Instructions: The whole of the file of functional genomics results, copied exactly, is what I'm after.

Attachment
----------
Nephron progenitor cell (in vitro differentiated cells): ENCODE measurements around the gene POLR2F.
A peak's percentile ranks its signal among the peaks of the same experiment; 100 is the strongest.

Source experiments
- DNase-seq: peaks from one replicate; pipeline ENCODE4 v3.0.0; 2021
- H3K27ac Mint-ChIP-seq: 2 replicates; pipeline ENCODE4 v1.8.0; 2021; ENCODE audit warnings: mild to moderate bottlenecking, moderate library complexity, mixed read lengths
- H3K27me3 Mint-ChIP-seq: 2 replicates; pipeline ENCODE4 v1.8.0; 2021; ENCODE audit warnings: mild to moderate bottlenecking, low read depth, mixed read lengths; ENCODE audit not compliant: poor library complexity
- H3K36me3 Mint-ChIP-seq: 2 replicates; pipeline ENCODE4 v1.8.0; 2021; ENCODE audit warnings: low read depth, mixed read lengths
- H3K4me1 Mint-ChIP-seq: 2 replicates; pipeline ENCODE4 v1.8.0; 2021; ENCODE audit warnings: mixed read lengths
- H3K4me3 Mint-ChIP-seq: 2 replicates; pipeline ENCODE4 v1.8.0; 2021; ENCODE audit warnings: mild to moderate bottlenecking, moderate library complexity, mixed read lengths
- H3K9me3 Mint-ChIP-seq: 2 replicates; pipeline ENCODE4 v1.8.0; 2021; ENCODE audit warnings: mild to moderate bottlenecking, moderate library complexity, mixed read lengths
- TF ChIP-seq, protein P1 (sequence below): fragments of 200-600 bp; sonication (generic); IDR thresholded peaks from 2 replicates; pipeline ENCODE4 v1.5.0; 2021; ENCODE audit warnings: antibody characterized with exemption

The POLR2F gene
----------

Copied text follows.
Nephron progenitor cell (in vitro differentiated cells): ENCODE measurements around the gene POLR2F.
A peak's percentile ranks its signal among the peaks of the same experiment; 100 is the strongest.

Source experiments
- DNase-seq: peaks from one replicate; pipeline ENCODE4 v3.0.0; 2021
- H3K27ac Mint-ChIP-seq: 2 replicates; pipeline ENCODE4 v1.8.0; 2021; ENCODE audit warnings: mild to moderate bottlenecking, moderate library complexity, mixed read lengths
- H3K27me3 Mint-ChIP-seq: 2 replicates; pipeline ENCODE4 v1.8.0; 2021; ENCODE audit warnings: mild to moderate bottlenecking, low read depth, mixed read lengths; ENCODE audit not compliant: poor library complexity
- H3K36me3 Mint-ChIP-seq: 2 replicates; pipeline ENCODE4 v1.8.0; 2021; ENCODE audit warnings: low read depth, mixed read lengths
- H3K4me1 Mint-ChIP-seq: 2 replicates; pipeline ENCODE4 v1.8.0; 2021; ENCODE audit warnings: mixed read lengths
- H3K4me3 Mint-ChIP-seq: 2 replicates; pipeline ENCODE4 v1.8.0; 2021; ENCODE audit warnings: mild to moderate bottlenecking, moderate library complexity, mixed read lengths
- H3K9me3 Mint-ChIP-seq: 2 replicates; pipeline ENCODE4 v1.8.0; 2021; ENCODE audit warnings: mild to moderate bottlenecking, moderate library complexity, mixed read lengths
- TF ChIP-seq, protein P1 (sequence below): fragments of 200-600 bp; sonication (generic); IDR thresholded peaks from 2 replicates; pipeline ENCODE4 v1.5.0; 2021; ENCODE audit warnings: antibody characterized with exemption

The POLR2F gene